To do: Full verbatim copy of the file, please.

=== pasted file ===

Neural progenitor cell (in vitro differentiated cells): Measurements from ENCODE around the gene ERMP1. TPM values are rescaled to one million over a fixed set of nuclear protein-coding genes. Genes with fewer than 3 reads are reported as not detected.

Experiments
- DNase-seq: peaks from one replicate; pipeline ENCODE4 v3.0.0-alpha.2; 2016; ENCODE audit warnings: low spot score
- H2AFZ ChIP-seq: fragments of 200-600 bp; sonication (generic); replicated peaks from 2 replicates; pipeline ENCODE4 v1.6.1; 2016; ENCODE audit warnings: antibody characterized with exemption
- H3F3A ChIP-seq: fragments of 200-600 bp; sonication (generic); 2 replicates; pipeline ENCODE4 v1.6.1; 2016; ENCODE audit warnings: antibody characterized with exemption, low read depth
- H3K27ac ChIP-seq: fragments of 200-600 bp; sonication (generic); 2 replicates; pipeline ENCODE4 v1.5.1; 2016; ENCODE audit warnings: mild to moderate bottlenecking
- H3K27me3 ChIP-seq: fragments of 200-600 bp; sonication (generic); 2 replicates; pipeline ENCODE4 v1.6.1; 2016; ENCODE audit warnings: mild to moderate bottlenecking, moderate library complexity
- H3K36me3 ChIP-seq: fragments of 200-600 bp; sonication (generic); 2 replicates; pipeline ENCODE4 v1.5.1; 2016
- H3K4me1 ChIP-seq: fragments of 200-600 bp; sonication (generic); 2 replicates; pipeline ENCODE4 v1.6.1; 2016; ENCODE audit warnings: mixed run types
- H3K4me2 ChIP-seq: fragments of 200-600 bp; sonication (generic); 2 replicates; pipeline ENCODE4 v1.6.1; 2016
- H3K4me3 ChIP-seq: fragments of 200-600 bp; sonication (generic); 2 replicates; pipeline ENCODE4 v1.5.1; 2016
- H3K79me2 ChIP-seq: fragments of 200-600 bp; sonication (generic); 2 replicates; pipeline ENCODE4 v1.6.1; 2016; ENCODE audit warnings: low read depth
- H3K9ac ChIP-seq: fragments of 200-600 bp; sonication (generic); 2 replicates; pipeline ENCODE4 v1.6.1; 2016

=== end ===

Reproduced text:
Neural progenitor cell (in vitro differentiated cells): Measurements from ENCODE around the gene ERMP1. TPM values are rescaled to one million over a fixed set of nuclear protein-coding genes. Genes with fewer than 3 reads are reported as not detected.

Experiments
- DNase-seq: peaks from one replicate; pipeline ENCODE4 v3.0.0-alpha.2; 2016; ENCODE audit warnings: low spot score
- H2AFZ ChIP-seq: fragments of 200-600 bp; sonication (generic); replicated peaks from 2 replicates; pipeline ENCODE4 v1.6.1; 2016; ENCODE audit warnings: antibody characterized with exemption
- H3F3A ChIP-seq: fragments of 200-600 bp; sonication (generic); 2 replicates; pipeline ENCODE4 v1.6.1; 2016; ENCODE audit warnings: antibody characterized with exemption, low read depth
- H3K27ac ChIP-seq: fragments of 200-600 bp; sonication (generic); 2 replicates; pipeline ENCODE4 v1.5.1; 2016; ENCODE audit warnings: mild to moderate bottlenecking
- H3K27me3 ChIP-seq: fragments of 200-600 bp; sonication (generic); 2 replicates; pipeline ENCODE4 v1.6.1; 2016; ENCODE audit warnings: mild to moderate bottlenecking, moderate library complexity
- H3K36me3 ChIP-seq: fragments of 200-600 bp; sonication (generic); 2 replicates; pipeline ENCODE4 v1.5.1; 2016
- H3K4me1 ChIP-seq: fragments of 200-600 bp; sonication (generic); 2 replicates; pipeline ENCODE4 v1.6.1; 2016; ENCODE audit warnings: mixed run types
- H3K4me2 ChIP-seq: fragments of 200-600 bp; sonication (generic); 2 replicates; pipeline ENCODE4 v1.6.1; 2016
- H3K4me3 ChIP-seq: fragments of 200-600 bp; sonication (generic); 2 replicates; pipeline ENCODE4 v1.5.1; 2016
- H3K79me2 ChIP-seq: fragments of 200-600 bp; sonication (generic); 2 replicates; pipeline ENCODE4 v1.6.1; 2016; ENCODE audit warnings: low read depth
- H3K9ac ChIP-seq: fragments of 200-600 bp; sonication (generic); 2 replicates; pipeline ENCODE4 v1.6.1; 2016